Is a timeshare a real estate investment?
This is really two questions.
- First, is a timeshare real estate?
- And, whether or not it is, is there any investment value to it?
Pitchmen and marketers often emphasize that timeshares are a worthwhile real estate investment, and for good reason: It makes for an easier sell. Most of us still see real estate as a sound investment that will appreciate, or, at the very least, maintain its value.
But even as timeshare marketing continues to draw people in with the lure of real estate ownership, the industry has actually distanced itself from the notion of really owning a “piece of the rock” (that is, an actual, deeded interest to underlying real estate).
What Is a Timeshare In Real Estate?
In the earliest days of the U.S. timeshare industry, starting back in the 1960s, the most typical method of timeshare unit ownership was, in fact, a deeded piece of real estate, a specific “slice” of a resort condominium that was also divided up for time. As owners started to request more flexibility in the use of their share – including spending time at different resort locations – a points and exchange system was set up to quantify the different values of different resorts’ locations and times of year. This point system was gradually adopted by the big multi-resort developers in the early 2000s.
The entire industry at this point has now essentially transitioned to a “points-based” or “right-to-use” model, which allows developers to increase sales enormously, as they are no longer restricted to sell the same timeshare unit only a set number of times.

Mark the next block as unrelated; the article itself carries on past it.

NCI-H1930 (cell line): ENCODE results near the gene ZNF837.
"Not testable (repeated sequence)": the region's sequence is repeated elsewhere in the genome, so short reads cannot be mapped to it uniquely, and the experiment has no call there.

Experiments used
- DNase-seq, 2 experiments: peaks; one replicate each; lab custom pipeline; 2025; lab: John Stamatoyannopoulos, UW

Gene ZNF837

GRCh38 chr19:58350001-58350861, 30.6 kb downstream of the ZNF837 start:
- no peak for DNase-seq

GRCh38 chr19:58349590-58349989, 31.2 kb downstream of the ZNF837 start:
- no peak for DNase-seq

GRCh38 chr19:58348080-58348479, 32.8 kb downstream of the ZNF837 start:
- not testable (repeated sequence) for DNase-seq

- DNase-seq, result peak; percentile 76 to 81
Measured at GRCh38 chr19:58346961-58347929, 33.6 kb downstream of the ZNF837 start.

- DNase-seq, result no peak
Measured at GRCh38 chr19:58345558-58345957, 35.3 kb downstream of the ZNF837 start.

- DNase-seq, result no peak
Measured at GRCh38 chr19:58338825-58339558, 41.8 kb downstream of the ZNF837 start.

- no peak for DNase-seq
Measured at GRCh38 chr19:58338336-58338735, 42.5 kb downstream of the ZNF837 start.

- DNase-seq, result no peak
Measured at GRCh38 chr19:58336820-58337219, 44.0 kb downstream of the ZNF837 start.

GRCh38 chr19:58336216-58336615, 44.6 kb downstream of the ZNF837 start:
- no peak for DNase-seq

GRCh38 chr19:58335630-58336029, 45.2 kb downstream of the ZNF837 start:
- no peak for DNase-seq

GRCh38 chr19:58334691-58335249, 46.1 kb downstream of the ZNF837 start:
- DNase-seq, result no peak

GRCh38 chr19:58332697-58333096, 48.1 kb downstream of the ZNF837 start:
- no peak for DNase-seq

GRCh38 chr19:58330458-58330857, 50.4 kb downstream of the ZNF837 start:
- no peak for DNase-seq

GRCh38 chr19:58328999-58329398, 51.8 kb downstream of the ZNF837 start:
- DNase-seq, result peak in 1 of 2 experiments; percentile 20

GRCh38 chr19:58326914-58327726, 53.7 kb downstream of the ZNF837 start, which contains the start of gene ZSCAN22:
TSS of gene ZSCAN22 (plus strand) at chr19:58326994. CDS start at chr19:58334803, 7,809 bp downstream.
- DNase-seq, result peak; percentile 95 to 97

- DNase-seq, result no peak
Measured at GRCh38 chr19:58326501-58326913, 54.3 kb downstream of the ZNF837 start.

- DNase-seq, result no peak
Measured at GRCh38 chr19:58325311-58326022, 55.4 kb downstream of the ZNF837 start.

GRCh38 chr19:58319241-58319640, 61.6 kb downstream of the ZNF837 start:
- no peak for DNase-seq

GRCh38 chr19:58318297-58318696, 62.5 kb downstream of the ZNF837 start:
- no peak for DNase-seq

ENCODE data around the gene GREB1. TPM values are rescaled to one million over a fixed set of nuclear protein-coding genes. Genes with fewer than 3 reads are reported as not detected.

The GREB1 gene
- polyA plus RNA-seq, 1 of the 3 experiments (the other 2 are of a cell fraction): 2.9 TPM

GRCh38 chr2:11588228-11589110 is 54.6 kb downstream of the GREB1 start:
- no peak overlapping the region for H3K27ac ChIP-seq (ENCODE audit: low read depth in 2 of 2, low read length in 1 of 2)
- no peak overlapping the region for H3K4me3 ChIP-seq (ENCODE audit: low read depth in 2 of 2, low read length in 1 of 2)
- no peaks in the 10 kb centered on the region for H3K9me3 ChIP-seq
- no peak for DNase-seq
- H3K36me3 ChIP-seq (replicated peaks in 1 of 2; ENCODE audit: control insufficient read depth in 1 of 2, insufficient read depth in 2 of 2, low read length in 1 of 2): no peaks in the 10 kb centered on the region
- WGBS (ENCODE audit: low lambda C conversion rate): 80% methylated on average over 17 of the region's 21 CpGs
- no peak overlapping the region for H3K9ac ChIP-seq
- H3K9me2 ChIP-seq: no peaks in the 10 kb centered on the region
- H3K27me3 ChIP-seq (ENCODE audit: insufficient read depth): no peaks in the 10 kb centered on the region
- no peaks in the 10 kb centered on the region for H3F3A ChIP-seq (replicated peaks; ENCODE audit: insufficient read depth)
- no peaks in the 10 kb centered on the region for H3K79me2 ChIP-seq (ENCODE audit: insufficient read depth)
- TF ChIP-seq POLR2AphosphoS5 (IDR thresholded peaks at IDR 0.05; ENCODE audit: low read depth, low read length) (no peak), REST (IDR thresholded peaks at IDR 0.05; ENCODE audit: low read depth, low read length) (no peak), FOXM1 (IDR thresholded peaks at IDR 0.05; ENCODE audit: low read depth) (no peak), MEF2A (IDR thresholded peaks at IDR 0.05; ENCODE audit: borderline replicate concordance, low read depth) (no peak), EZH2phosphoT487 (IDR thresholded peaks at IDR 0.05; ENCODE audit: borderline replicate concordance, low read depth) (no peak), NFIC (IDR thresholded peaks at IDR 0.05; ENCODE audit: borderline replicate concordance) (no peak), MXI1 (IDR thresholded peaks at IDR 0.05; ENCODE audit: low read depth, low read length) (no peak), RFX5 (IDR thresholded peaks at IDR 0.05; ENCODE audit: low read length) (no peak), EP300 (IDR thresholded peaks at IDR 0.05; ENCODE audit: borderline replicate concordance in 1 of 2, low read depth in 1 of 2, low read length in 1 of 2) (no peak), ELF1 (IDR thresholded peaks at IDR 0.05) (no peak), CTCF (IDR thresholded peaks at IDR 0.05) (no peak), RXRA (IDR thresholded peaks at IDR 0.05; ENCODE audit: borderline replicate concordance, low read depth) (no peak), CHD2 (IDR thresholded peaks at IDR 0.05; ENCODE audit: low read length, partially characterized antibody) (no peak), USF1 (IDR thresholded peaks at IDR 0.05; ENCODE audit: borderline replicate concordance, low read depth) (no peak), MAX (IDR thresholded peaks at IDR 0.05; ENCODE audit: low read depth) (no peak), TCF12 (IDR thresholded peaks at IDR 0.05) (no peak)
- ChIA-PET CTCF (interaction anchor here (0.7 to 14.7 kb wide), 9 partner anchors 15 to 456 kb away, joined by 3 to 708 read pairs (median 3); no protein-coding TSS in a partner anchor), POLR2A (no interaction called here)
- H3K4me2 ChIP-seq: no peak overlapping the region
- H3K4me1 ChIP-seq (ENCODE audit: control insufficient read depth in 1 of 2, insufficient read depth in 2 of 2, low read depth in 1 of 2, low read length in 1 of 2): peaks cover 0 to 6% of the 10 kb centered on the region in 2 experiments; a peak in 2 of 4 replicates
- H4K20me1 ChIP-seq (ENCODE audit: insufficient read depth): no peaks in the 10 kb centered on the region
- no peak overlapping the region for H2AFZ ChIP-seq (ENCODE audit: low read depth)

But what does this mean for the purchaser? As the term “right-to-use” suggests, no real estate ownership is actually conveyed to the owner. While the purchaser does take on interest – and, more often than not, upwardly-trending maintenance costs and annual fees – he or she does not really acquire tangible real estate ownership.
Is a There An Investment Value to My Timeshare?
While buyers are often led to believe that a timeshare is a real estate investment that will have value that can be re-made through a sale or passed on to loved ones, “nothing can be further from the truth,” as our own Michael D. Finn recently told the New York Times.
In the absence of tangible real estate ownership and the rise of the “right-to-use” points model, the residual value and ultimate re-marketability of a timeshare is severely impaired, and most have no resale or inherited value whatsoever.
Have any more questions or concerns about timeshare ownership or the “right-to-use” system? We’d love to hear from you!
Led by Attorney Michael D. Finn with 50 years of experience, the Finn Law Group is a consumer protection firm specializing in timeshare law. Our lawyers understand vacation ownership as well as the many pitfalls of the secondary market of timeshare resales. If you feel you have been victimized by a timeshare company, contact our offices for a free consultation. Know your rights as a consumer and don’t hesitate to drop us a line with any questions or concerns.
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